Veteran Parodist Turns To Kickstarter To Fund Downton Abbey Spoof After Publisher Gets Spooked

from the chilling-effects dept

Kickstarter provides a way for creators to route around the strictures of traditional publishing industries for a variety of reasons. We’ve seen Double Fine break the bank on Kickstarter, after getting a lot of blank stares from publishers who didn’t think there was a market for point-and-click adventure games. We’ve seen top Hollywood talent fund a film on Kickstarter to ensure no studio execs would be meddling with their movie. Now, in what I think is a first, we’ve got a parody author turning to Kickstarter after his publisher dropped the project, citing fear of a legal backlash.

Michael Gerber already had some published parodies under his belt (most recently the Barry Trotter series, from Gollancz, which also publishes spoofs like Bored of the Rings) when he was approached by a major publisher for his take on TV drama Downton Abbey. The writing was complete and the contracts were almost signed—but as he puts it:

And then somebody in New York started… thinking.

“What if [Downton Abbey creator] Julian Fellowes gets mad?”
“What if they hire another company to publish the official Downton Abbey Calendar/Tea Cozy instead of us?”
“What if I make the wrong decision and get fired?”

So even though Downturn Abbey is the most fun I’ve ever had writing a spoof, Mr. Big Publisher changed his mind and offered me a couple bucks to shred the manuscript.

The hell with that! I like this book too much to kill it.

So, rather than accept the kill fee, Gerber is trying to self-publish the book with crowdsourced funds—and with over 50% funding only a few days into the campaign, it looks likely that he’ll hit his (relatively modest) goal of $3,500. It’s interesting to see a publisher’s legal panic serving as the prime motivation for a Kickstarter project. In the “Risks And Challenges” section that Kickstarter now requires on all projects, Gerber directly addresses the legal question, and takes an admirably principled stance:

Now, some of you might be thinking, “Won’t he get sued?” I’ve been doing this professionally since 1991, and so far, so good. Parody — particularly print parody — has a very robust precedent, and I’ve specifically written Downturn Abbey to fall within it.

A right only exists if you exercise it, and one of the biggest reasons I’m crowdfunding this project instead of taking the kill fee is to assert the right to critique our shared culture via parody. Media corporations will extend their rights relentlessly, so if you like parody — in any medium — it’s important to support it in print, because this is where it is most vulnerable. Nobody’s suing Jon Stewart, but if parody gets rolled back, that’s the logical next step. Downturn Abbey is a harmless bit of fun for fans of the show and the era, but if it can be suppressed out of corporate risk-aversion, sooner or later that attitude will have a chilling effect on the rest of comedy.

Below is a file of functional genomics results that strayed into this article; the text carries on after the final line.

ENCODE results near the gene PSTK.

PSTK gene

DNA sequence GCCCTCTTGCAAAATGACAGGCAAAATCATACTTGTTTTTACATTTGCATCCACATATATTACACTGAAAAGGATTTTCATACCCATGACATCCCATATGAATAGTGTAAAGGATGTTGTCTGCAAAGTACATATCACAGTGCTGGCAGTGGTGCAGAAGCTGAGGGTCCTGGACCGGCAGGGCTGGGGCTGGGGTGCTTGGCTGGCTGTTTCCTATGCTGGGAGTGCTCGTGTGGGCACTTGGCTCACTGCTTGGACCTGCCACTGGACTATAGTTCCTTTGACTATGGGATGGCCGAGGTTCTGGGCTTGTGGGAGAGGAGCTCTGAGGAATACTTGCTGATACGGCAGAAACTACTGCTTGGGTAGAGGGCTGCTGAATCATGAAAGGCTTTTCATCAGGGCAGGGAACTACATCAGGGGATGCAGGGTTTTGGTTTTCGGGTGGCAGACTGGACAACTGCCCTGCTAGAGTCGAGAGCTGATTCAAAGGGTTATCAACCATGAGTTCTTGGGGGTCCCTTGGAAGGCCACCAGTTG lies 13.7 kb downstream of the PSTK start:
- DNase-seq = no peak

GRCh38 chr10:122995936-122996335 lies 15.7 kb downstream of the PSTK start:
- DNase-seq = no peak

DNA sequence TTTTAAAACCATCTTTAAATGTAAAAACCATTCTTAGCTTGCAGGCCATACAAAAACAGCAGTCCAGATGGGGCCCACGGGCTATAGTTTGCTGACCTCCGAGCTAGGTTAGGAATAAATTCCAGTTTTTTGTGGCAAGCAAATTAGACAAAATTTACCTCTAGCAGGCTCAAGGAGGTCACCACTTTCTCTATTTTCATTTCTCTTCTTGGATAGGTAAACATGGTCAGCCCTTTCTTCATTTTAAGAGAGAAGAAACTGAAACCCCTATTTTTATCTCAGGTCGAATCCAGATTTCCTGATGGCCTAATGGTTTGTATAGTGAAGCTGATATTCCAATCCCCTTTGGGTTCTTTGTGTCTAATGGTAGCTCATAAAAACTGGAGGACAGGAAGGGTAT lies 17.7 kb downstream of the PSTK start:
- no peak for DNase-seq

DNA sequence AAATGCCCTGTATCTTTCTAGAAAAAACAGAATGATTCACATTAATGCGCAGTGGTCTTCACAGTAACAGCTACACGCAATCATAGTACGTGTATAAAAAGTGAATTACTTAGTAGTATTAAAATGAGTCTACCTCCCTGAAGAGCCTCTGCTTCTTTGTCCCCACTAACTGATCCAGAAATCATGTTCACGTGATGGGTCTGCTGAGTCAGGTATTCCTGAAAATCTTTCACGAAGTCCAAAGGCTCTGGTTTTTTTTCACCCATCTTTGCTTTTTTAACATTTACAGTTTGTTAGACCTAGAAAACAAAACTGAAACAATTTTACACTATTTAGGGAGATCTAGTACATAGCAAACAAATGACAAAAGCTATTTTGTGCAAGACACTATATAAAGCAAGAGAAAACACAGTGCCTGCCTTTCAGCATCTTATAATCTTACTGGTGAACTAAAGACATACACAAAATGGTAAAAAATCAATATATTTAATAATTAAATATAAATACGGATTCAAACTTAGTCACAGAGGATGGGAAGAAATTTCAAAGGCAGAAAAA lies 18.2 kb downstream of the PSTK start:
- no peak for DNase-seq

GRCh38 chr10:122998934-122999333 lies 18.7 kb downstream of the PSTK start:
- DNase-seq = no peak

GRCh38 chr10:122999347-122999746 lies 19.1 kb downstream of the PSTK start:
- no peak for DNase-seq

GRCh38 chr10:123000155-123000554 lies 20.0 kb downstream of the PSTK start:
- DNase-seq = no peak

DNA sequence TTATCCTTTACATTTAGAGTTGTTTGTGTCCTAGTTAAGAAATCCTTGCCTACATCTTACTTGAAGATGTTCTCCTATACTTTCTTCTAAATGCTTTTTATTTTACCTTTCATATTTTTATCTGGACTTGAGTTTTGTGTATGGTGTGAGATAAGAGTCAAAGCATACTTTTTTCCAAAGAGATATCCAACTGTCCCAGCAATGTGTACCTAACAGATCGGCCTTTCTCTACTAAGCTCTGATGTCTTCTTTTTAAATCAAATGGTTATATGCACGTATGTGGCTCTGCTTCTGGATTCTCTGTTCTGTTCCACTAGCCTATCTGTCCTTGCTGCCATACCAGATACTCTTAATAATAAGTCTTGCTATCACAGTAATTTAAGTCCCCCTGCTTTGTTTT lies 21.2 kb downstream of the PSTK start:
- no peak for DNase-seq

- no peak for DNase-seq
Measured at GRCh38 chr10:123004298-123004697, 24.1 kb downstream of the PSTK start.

Unfortunately, due to the nature of copyright lawsuits and fair use defenses, it would cost a lot more than $3,500 to defend his stance in court. Hopefully, though, it won’t ever come to that—the creators of (and anyone else with a copyright stake in) the show would hopefully realize that there’s little point (and less honor) in trying to squash out parodies of this nature. However, Gerber’s move also highlights the associated problem: even when something is as well-protected as parody, copyright law can have a huge chilling effect by making publishers nervous. Kickstarter and other tools for creators are, at least, helping to combat this—for a publisher, standing behind a parody is just another risk factor in the spreadsheet; for Gerber, it’s a matter of standing up for his rights.

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Comments on “Veteran Parodist Turns To Kickstarter To Fund Downton Abbey Spoof After Publisher Gets Spooked”

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Anonymous Coward says:

I just pledged, and I’ve never seen an episode of Downton Abbey.

I’m currently reading a book by Terry Pratchett called “Interesting Times” and the point is made that there’s something worse than a whip to a slave, it’s when a population so effortlessly enslaved that they’ve internalized the whip.

?What if [Downton Abbey creator] Julian Fellowes gets mad??
?What if they hire another company to publish the official Downton Abbey Calendar/Tea Cozy instead of us??
?What if I make the wrong decision and get fired??

All of the above tells me that someone in the publishing industry has internalized the whip.

Michael Gerber (profile) says:

Re: Re:

Thank you, Anonymous Coward!

As stated in the Kickstarter, I’ve been working in US book and magazine publishing for over 20 years, and just like every other business, there are simply some whips that must be internalized if one is going to work for Big Publishing. You don’t get hired, much less promoted, unless you can play by certain understood rules.